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3 Reasons Why I Tell Strangers My Son Is on the Autism Spectrum

My son, Julian, was diagnosed with autism about six months ago. I wasn’t shocked when he received the diagnosis. Julian is completely nonverbal, walks on his toes and doesn’t have the best eye contact.

At first, it felt odd telling complete strangers about Julian’s condition. I’ve always known that spreading awareness was important, but it felt different now that it was my baby. I didn’t want to wear a shirt with his diagnosis on it. I didn’t want people to judge him before they even got to know him.

But as time has passed, and new situations have arisen, that feeling  has changed. Here’s why:

1. Julian doesn’t “look autistic.”

I’ve heard that comment several times during the past few months. I’m guessing it means he doesn’t look like he has a disability. Julian looks like a typically developing 4-year-old. He walks, runs, laughs and plays.

We live a couple blocks from the beach and Julian loves crawling in the surf with his twin brother, Dominic. Every so often, another child visiting the beach will approach Julian to play. I don’t get involved. I simply watch to see how it all plays out.

Most of the time, he will simply ignore the other child. This makes Julian appear rude and inevitably hurts the child’s feelings. Occasionally, he’ll engage to play. But there’s a couple barriers to overcome: he doesn’t talk and he doesn’t acknowledge what the other kid is saying. This also makes Julian appear rude. I’m not sure if you’re aware, but kids don’t like it when other kids are rude to them. They always run and tell mom.

That’s my cue!

The standard protocol for a mom in this situation is to tell her kid to play nicely, or something to that effect. That’s obviously not going to work in Julian’s case. Instead, I go straight to the other mom. I let her know he has autism. I’ve found that it eases the tension and promotes a more accepting environment. It even creates a dialogue that wouldn’t have otherwise been started.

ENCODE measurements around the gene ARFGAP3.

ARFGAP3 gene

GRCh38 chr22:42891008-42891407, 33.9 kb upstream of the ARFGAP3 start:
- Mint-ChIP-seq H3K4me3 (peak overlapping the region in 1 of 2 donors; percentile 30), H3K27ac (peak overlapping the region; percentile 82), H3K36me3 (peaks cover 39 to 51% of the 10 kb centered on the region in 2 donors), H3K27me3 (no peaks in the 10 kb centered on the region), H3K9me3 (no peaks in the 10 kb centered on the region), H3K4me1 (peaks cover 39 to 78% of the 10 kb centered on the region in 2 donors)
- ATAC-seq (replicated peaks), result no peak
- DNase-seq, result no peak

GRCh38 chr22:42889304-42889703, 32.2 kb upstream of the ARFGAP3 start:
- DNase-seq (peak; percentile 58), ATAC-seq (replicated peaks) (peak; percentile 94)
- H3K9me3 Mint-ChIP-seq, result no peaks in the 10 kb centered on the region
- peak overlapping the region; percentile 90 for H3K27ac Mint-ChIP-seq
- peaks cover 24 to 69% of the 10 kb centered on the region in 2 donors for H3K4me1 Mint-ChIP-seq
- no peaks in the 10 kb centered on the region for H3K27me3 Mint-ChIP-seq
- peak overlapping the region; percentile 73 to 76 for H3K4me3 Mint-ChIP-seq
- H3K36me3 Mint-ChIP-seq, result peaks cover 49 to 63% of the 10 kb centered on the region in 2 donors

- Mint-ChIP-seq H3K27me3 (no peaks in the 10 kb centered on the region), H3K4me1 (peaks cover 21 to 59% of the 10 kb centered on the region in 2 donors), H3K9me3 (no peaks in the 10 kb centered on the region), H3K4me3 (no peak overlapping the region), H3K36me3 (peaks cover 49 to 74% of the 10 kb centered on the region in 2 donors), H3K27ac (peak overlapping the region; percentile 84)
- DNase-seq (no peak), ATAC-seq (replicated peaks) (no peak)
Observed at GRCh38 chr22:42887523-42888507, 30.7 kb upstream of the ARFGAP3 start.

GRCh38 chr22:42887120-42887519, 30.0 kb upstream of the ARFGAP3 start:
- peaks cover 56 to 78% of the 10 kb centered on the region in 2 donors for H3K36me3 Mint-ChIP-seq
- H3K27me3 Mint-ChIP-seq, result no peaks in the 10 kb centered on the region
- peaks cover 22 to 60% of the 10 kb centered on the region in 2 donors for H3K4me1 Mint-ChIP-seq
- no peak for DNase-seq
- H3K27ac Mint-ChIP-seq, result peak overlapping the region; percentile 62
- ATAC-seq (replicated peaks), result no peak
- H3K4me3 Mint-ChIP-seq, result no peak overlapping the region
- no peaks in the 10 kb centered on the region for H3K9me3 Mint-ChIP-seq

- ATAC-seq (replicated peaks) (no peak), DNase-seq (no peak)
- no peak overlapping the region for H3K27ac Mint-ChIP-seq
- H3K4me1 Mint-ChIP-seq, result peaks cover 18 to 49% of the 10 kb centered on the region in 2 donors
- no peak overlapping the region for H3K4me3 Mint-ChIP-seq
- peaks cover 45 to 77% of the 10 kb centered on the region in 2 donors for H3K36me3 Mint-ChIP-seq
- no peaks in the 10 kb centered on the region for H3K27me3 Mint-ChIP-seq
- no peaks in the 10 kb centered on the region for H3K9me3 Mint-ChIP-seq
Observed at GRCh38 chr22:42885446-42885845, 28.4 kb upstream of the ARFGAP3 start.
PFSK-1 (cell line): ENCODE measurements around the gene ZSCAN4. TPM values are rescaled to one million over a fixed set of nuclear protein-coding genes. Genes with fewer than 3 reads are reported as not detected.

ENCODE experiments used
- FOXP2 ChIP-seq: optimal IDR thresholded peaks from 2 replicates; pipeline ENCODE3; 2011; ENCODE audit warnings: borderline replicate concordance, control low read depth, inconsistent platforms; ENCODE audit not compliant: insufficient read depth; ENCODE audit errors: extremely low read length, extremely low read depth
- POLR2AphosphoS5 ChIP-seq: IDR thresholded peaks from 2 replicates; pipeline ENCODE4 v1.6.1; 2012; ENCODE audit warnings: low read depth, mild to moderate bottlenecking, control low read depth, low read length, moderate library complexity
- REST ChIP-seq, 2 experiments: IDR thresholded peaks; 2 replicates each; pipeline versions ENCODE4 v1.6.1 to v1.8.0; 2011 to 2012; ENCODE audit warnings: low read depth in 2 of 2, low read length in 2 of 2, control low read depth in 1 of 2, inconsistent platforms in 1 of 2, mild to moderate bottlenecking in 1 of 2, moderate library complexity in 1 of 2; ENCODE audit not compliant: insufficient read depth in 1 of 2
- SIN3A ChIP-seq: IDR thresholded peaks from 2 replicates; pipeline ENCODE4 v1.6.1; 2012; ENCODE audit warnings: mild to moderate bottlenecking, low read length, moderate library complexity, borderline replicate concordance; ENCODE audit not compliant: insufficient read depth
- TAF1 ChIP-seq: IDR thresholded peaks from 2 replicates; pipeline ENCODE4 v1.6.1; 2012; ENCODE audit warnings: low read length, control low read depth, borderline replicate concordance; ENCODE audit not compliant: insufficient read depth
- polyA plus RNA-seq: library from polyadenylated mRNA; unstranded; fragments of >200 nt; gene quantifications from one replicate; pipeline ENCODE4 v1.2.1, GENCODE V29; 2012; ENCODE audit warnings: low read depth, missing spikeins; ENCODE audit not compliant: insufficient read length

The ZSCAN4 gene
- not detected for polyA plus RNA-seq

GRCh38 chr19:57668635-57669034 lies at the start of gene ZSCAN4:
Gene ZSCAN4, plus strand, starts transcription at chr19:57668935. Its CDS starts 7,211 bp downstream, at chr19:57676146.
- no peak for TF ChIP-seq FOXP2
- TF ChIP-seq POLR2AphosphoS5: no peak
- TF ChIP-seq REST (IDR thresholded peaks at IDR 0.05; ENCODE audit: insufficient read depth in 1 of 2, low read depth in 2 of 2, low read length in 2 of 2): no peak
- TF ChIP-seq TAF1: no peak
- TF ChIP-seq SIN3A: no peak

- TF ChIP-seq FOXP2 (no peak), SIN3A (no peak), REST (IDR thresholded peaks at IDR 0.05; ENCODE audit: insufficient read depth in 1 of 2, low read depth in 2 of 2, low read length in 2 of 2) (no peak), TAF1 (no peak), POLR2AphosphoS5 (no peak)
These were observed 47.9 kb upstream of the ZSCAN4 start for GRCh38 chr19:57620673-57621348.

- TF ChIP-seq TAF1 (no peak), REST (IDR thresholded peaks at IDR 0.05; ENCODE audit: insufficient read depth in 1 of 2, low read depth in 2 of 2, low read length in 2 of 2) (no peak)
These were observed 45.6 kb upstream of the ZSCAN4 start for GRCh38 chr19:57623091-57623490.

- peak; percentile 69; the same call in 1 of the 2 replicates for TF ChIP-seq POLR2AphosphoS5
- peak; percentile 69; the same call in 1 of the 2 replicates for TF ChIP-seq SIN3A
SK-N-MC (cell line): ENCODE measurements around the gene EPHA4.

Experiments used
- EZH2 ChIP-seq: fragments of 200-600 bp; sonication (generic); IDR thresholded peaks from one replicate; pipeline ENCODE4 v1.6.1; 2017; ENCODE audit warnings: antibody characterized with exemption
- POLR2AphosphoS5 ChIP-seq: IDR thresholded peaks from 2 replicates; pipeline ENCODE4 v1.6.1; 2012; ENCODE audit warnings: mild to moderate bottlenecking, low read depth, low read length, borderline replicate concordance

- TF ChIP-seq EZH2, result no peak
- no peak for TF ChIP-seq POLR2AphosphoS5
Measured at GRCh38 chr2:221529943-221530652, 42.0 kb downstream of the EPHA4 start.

2. I used to be “that mom.”

Until a couple of years ago, if I saw an older child “being bad” or “having a tantrum,” autism probably wouldn’t have crossed my mind. I honestly would’ve thought the child needed to be disciplined. None of my friends had children with autism. I simply wasn’t as aware or as informed as I am now.

So I tell others about Julian’s diagnosis — not for sympathy or attention, I simply want to add a drop of autism into their brain soup. So the next time they see an older kid “having a tantrum,” they might have a different perspective or view of the situation. Then they might offer a kind smile, instead of a disapproving glare.

3. Julian is getting older.

Julian has always “visited” other groups of beach-goers. We live at a quiet neighborhood beach, mostly frequented by locals. He would walk among them while they talked. He might even sit in their chair or play with a toy. Nobody ever minded. They would always dote over how adorable he was. That won’t be the case for long.

As Julian continues to grow at a typical rate, his speech and cognitive development is progressing at a much slower pace. Behaviors that used to be tolerated or seen as “cute,” will quickly become viewed as inappropriate and annoying.

Most people aren’t mean. We simply have societal norms — an unwritten rule book — that everyone is expected to follow. When people like Julian deviate from those norms, they are viewed as rude, intrusive, or unmannerly…unless people know they have a disability. And how would they know that if I don’t tell them?

Now that I’ve started opening up to complete strangers about Julian’s autism diagnosis, I’ve found that many people are interested in learning more about the condition. Some even have friends or family members on the spectrum. There have even been a few people who have given me advice or tips because, they themselves, have been in my shoes.

What are your thoughts on spreading awareness? Do you talk about your child’s disability to strangers? Have you found it helpful?

Follow this Journey at Not an Autism Mom

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